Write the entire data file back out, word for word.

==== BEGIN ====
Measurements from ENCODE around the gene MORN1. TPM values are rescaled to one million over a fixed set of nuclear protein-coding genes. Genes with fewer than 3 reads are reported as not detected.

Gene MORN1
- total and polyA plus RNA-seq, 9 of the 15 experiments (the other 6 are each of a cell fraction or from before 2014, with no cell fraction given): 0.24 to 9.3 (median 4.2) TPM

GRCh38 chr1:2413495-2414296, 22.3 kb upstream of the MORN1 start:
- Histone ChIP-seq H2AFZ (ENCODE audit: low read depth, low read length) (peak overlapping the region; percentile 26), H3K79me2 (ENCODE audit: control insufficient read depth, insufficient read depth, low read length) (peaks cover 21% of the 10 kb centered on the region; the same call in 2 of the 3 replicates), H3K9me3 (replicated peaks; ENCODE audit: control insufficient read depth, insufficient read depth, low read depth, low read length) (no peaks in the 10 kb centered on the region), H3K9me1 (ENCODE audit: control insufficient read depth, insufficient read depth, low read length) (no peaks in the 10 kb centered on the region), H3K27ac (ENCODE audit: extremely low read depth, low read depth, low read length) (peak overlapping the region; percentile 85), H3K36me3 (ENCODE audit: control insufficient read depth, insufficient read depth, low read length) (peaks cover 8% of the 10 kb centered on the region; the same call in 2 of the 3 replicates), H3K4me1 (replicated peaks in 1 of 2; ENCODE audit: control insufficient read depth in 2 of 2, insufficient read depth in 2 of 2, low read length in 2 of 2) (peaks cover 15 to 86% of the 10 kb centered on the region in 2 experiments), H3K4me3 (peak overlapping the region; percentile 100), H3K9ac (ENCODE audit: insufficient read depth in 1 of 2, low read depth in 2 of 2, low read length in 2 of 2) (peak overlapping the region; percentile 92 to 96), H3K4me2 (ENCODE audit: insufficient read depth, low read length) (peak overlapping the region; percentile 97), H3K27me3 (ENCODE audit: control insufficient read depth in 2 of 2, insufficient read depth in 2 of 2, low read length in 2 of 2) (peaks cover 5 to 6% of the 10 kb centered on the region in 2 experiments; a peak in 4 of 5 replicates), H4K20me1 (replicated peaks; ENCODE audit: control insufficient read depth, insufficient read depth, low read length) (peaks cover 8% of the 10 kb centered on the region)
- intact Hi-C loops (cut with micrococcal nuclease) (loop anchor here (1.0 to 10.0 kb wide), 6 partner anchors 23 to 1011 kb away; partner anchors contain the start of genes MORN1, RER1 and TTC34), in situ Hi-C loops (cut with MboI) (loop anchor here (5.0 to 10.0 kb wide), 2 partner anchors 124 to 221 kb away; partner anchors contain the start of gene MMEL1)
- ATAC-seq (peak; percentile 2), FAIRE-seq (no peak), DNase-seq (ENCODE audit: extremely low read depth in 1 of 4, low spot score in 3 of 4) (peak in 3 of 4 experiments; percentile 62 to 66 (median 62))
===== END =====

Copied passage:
Measurements from ENCODE around the gene MORN1. TPM values are rescaled to one million over a fixed set of nuclear protein-coding genes. Genes with fewer than 3 reads are reported as not detected.

Gene MORN1
- total and polyA plus RNA-seq, 9 of the 15 experiments (the other 6 are each of a cell fraction or from before 2014, with no cell fraction given): 0.24 to 9.3 (median 4.2) TPM

GRCh38 chr1:2413495-2414296, 22.3 kb upstream of the MORN1 start:
- Histone ChIP-seq H2AFZ (ENCODE audit: low read depth, low read length) (peak overlapping the region; percentile 26), H3K79me2 (ENCODE audit: control insufficient read depth, insufficient read depth, low read length) (peaks cover 21% of the 10 kb centered on the region; the same call in 2 of the 3 replicates), H3K9me3 (replicated peaks; ENCODE audit: control insufficient read depth, insufficient read depth, low read depth, low read length) (no peaks in the 10 kb centered on the region), H3K9me1 (ENCODE audit: control insufficient read depth, insufficient read depth, low read length) (no peaks in the 10 kb centered on the region), H3K27ac (ENCODE audit: extremely low read depth, low read depth, low read length) (peak overlapping the region; percentile 85), H3K36me3 (ENCODE audit: control insufficient read depth, insufficient read depth, low read length) (peaks cover 8% of the 10 kb centered on the region; the same call in 2 of the 3 replicates), H3K4me1 (replicated peaks in 1 of 2; ENCODE audit: control insufficient read depth in 2 of 2, insufficient read depth in 2 of 2, low read length in 2 of 2) (peaks cover 15 to 86% of the 10 kb centered on the region in 2 experiments), H3K4me3 (peak overlapping the region; percentile 100), H3K9ac (ENCODE audit: insufficient read depth in 1 of 2, low read depth in 2 of 2, low read length in 2 of 2) (peak overlapping the region; percentile 92 to 96), H3K4me2 (ENCODE audit: insufficient read depth, low read length) (peak overlapping the region; percentile 97), H3K27me3 (ENCODE audit: control insufficient read depth in 2 of 2, insufficient read depth in 2 of 2, low read length in 2 of 2) (peaks cover 5 to 6% of the 10 kb centered on the region in 2 experiments; a peak in 4 of 5 replicates), H4K20me1 (replicated peaks; ENCODE audit: control insufficient read depth, insufficient read depth, low read length) (peaks cover 8% of the 10 kb centered on the region)
- intact Hi-C loops (cut with micrococcal nuclease) (loop anchor here (1.0 to 10.0 kb wide), 6 partner anchors 23 to 1011 kb away; partner anchors contain the start of genes MORN1, RER1 and TTC34), in situ Hi-C loops (cut with MboI) (loop anchor here (5.0 to 10.0 kb wide), 2 partner anchors 124 to 221 kb away; partner anchors contain the start of gene MMEL1)
- ATAC-seq (peak; percentile 2), FAIRE-seq (no peak), DNase-seq (ENCODE audit: extremely low read depth in 1 of 4, low spot score in 3 of 4) (peak in 3 of 4 experiments; percentile 62 to 66 (median 62))